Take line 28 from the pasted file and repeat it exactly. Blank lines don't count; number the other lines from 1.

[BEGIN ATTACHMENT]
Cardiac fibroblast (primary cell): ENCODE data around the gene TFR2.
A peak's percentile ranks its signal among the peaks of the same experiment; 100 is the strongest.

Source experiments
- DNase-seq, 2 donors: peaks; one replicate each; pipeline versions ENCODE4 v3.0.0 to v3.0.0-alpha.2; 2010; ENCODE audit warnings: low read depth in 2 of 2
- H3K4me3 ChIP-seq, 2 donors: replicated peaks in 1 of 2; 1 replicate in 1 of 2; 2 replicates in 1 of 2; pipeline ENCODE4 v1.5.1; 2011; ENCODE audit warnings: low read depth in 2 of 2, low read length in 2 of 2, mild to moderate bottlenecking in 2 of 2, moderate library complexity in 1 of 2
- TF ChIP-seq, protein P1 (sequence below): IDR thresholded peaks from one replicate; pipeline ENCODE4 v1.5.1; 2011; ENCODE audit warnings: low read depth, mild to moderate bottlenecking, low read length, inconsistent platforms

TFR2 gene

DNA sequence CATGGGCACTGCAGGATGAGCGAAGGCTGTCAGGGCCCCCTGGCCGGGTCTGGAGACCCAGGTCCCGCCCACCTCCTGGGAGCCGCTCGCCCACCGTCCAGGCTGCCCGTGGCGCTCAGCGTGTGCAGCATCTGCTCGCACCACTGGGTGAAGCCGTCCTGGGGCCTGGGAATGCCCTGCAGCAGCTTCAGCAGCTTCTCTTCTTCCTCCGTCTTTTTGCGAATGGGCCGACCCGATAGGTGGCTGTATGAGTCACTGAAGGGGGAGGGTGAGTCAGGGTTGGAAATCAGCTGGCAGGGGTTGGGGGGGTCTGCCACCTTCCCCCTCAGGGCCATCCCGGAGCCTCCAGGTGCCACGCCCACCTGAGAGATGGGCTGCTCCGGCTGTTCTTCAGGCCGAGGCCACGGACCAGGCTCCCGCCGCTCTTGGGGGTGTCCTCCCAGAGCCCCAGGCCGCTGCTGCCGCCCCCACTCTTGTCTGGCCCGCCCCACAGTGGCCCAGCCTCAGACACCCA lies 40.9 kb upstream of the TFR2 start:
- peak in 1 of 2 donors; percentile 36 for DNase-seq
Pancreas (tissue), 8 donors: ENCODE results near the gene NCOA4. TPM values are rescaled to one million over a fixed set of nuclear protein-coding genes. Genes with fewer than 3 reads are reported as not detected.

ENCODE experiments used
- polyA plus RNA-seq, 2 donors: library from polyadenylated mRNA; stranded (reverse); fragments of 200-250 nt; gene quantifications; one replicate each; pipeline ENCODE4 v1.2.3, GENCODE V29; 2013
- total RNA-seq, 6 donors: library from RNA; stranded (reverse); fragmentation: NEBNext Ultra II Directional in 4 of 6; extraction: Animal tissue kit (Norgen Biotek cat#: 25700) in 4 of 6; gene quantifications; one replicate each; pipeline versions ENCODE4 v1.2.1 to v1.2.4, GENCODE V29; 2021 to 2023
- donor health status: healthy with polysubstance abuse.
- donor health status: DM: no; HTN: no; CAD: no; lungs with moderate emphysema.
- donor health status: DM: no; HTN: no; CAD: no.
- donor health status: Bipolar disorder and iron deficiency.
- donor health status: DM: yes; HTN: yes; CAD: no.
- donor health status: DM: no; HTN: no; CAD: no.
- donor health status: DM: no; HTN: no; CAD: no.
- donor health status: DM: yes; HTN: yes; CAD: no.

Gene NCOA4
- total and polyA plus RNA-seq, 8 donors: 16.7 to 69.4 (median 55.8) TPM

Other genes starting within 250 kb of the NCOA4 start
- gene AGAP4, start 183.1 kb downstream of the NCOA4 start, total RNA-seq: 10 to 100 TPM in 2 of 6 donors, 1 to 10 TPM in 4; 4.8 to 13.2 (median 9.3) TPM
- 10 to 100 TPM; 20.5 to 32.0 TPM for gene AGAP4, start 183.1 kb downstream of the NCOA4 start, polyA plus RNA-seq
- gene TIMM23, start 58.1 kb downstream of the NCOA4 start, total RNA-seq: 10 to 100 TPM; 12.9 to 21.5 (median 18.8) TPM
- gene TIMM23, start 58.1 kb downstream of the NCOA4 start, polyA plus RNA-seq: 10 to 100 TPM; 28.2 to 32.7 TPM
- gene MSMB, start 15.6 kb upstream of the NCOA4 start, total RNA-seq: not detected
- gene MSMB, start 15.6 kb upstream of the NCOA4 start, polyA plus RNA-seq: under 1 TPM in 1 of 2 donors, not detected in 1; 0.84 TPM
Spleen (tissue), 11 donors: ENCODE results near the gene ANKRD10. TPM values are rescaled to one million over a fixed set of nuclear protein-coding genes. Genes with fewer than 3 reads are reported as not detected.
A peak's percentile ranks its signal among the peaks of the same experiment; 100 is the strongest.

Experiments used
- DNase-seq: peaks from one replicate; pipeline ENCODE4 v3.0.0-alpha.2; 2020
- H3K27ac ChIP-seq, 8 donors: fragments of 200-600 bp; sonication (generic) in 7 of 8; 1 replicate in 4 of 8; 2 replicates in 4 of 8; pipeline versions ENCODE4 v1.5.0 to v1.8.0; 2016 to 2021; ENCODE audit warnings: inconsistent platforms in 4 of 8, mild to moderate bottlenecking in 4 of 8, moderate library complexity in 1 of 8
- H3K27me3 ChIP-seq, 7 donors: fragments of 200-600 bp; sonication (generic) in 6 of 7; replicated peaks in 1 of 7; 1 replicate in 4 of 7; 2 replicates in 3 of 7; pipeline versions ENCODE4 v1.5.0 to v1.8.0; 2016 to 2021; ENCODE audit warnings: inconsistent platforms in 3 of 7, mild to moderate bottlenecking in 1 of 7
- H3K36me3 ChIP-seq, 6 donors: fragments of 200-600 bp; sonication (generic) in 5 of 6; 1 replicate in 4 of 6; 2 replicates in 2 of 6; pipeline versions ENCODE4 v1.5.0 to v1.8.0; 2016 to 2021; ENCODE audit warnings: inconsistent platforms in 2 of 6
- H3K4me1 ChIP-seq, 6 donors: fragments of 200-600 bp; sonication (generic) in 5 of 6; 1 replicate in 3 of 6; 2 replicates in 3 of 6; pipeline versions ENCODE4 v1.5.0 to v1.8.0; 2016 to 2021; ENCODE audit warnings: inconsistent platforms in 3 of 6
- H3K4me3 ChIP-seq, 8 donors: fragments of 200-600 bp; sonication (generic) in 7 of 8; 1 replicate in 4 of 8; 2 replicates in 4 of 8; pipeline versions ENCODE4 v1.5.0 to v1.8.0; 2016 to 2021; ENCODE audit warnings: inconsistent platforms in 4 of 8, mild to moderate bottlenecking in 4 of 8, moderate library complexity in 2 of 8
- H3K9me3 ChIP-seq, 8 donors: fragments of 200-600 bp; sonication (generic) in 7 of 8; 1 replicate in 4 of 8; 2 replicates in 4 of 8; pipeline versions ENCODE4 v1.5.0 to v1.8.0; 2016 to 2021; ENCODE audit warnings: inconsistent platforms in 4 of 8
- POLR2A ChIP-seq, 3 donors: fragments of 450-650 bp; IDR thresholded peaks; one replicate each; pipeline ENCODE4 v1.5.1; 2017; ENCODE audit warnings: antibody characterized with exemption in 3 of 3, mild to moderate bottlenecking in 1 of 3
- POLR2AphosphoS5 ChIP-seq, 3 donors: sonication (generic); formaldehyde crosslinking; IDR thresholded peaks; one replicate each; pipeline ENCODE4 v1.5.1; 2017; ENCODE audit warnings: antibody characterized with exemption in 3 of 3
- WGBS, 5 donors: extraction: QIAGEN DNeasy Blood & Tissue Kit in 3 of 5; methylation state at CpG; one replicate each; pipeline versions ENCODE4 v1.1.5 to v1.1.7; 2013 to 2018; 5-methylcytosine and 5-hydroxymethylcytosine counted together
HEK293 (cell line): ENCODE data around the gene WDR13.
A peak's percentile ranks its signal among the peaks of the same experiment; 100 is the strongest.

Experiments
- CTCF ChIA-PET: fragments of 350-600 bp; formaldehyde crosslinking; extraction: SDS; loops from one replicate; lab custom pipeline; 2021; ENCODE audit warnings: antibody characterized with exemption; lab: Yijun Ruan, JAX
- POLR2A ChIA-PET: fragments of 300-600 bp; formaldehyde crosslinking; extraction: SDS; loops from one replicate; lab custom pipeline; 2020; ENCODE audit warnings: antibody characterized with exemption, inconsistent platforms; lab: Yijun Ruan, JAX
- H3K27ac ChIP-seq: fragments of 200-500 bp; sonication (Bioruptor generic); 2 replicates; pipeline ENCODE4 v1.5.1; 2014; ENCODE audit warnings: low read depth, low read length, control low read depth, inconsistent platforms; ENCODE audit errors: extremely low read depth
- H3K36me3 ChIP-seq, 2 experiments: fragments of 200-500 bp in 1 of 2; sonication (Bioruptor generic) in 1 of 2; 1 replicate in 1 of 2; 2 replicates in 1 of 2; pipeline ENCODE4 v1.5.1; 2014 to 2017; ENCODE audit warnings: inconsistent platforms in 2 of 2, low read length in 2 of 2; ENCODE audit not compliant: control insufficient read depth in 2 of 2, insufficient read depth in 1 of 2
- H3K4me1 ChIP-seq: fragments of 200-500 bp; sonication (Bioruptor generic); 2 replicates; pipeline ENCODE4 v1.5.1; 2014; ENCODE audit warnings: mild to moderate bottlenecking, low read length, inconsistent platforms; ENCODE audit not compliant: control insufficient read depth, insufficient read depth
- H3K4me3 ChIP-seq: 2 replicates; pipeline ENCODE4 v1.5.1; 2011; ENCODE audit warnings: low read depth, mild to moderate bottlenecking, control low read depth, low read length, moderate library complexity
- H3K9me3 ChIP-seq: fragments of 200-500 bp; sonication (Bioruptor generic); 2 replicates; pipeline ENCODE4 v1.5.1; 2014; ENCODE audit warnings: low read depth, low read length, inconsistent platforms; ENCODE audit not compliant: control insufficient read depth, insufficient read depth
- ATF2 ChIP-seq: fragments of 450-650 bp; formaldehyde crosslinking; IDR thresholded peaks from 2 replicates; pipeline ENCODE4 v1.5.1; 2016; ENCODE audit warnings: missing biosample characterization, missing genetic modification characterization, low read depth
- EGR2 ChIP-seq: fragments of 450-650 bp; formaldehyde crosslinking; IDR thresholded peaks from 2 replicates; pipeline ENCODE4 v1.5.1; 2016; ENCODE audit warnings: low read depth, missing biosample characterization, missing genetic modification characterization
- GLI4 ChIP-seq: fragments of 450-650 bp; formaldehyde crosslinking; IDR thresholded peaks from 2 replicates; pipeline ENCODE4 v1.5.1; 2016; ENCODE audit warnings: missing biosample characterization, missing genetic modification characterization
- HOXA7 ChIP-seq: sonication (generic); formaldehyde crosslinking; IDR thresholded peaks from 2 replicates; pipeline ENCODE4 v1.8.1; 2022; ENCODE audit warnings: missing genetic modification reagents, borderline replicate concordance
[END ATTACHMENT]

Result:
- gene TIMM23, start 58.1 kb downstream of the NCOA4 start, polyA plus RNA-seq: 10 to 100 TPM; 28.2 to 32.7 TPM